Boss Babe Boundaries

Why setting boundaries with your team gives you - and them - a leg up

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Early in my career, I had a boss that was pretty awful. Demanding, disorganised and personally vindictive. At the time, I felt like this meant  I was a bad employee. In hindsight, I realise that he must have been incredibly unhappy to have treated people in the way he did. Second, I’m very aware that he had absolutely no idea how to manage or motivate a team. As a byproduct, he did’t produce the results that he could have with a different approach because people were too afraid to do anything.

When I became a manager a few years later I was absolutely determined to motivate my team to achieve and play an active role in their work, rather than me simply telling them what to do and then telling them whether it was good or bad. Over the years, I have found that setting boundaries is crucial to creating this type of managee/manager relationship.

In coaching there is a stage called contracting. During this stage, the coach and coachee mutually agree rules of engagement for their relationship. This clarifies what is and is not allowed and sets clear expectations for both parties.

I do a similar exercise with my team members and check in regularly. Some of the standard boundaries that might be set include:

-I expect that you set your own deadlines and communicate if they will change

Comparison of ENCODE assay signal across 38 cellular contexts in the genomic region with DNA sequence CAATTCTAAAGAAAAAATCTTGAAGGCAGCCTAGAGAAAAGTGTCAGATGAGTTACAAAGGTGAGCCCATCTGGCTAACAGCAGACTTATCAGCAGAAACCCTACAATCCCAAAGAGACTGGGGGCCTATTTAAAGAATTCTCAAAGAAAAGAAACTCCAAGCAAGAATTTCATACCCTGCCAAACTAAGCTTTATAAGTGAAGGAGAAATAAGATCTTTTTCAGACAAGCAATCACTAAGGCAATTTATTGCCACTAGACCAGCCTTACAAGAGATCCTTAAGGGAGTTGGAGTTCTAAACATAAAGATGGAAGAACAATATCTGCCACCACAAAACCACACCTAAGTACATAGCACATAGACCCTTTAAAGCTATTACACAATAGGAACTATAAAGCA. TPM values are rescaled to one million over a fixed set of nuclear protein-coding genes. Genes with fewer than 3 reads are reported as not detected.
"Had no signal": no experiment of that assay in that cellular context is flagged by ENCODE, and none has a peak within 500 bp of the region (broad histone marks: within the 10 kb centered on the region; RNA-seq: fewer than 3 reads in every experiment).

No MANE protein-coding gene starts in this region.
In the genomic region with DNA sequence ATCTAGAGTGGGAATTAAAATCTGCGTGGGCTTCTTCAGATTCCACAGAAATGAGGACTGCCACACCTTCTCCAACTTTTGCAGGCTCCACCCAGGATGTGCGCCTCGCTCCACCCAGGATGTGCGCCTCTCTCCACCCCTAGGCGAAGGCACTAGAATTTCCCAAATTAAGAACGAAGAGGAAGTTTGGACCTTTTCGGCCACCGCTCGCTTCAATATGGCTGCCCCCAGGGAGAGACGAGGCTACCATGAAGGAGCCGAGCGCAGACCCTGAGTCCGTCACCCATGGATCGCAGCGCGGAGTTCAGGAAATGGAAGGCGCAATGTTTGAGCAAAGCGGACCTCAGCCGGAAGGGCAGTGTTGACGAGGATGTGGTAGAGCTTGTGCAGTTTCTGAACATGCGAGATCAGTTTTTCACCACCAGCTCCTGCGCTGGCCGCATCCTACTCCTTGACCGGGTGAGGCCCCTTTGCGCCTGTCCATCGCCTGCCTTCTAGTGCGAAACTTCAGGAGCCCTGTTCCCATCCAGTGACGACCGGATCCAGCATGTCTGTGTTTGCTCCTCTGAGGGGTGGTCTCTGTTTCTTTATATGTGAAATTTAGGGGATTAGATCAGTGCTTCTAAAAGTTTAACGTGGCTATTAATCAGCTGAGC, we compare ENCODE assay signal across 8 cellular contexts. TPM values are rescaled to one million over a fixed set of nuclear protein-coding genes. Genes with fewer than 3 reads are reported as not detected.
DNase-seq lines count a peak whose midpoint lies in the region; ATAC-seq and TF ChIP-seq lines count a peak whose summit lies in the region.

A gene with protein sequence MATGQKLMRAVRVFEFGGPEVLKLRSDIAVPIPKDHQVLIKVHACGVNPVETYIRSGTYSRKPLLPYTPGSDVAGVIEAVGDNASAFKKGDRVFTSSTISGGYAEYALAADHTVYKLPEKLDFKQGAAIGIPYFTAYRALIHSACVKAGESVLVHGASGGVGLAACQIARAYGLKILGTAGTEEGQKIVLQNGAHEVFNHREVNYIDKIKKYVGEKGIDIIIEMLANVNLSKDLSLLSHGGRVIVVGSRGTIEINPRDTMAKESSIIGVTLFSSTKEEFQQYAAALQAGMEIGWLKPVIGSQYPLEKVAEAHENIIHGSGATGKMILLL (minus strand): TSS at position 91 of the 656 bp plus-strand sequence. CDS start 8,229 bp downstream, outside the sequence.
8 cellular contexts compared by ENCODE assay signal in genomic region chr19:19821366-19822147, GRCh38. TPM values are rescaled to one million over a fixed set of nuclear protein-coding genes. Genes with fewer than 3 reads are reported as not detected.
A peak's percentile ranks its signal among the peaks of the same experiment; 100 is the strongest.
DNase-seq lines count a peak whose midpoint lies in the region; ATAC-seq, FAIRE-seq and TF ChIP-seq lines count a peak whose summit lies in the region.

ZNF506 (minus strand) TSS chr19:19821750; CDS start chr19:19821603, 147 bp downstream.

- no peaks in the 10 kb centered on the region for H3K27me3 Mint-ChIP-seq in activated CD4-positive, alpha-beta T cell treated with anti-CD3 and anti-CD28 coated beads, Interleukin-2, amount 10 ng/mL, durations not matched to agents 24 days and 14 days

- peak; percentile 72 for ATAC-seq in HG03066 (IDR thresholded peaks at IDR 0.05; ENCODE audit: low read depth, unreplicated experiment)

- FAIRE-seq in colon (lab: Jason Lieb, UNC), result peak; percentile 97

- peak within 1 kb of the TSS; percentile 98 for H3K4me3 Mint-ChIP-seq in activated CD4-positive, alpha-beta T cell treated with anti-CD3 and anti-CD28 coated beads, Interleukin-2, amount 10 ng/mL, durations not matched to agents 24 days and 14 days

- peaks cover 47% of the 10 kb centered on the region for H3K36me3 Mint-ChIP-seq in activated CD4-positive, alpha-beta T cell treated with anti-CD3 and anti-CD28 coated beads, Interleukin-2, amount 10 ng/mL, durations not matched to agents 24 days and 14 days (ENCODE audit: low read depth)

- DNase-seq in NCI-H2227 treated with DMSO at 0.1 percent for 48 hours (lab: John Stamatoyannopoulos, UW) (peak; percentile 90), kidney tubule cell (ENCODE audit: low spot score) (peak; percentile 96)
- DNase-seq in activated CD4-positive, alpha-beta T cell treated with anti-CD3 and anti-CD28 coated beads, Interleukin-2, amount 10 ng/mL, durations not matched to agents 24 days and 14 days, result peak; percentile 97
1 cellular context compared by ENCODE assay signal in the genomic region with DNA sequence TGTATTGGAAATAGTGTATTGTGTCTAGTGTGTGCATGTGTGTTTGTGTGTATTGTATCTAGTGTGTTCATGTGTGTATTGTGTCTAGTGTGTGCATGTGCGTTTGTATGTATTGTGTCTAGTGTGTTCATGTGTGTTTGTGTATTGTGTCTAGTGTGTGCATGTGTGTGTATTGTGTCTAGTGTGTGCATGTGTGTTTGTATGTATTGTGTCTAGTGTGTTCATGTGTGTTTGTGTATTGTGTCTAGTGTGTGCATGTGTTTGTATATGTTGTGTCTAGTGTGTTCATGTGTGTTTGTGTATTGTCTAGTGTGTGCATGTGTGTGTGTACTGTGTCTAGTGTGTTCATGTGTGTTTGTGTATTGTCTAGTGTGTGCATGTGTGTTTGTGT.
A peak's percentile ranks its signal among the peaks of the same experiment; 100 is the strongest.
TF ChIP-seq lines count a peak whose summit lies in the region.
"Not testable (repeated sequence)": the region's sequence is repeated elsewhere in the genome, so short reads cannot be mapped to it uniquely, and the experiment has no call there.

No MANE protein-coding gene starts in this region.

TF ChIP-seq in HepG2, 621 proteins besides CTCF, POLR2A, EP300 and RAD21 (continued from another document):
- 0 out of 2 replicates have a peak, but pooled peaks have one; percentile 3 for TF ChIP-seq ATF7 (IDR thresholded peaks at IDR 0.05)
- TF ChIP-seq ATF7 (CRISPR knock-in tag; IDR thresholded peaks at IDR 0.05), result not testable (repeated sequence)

-I expect that you will bring solutions to problems when asking for help

-I will regularly provide you with positive and constructive feedback

-No idea is off limits if you can show you have considered all stakeholders

-I will maintain your confidentiality. If there is a case where I am ethically bound to break confidentiality, I will speak to you in advance

These discussions are incredibly freeing because they remove a lot of barriers for people to take risks in their job because they know where they can and cannot go. A lot of people that have had difficult managers will constantly ask for permission, they won’t challenge themselves to think of new ideas in case they are ‘wrong’ and they will shy away from open conversations that are crucial for true empowerment.

When your team needs to come to you for everything little thing, it becomes a lot of work for you. It’s harder to see their potential. You are more susceptible to becoming a micro-manager. So setting boundaries with your team has a benefit for you beyond the satisfaction of being a useful manager. You have more headspace to focus on your tasks and goals because you have a highly functioning team.

Are there any boundaries you set with your team that made a real difference?

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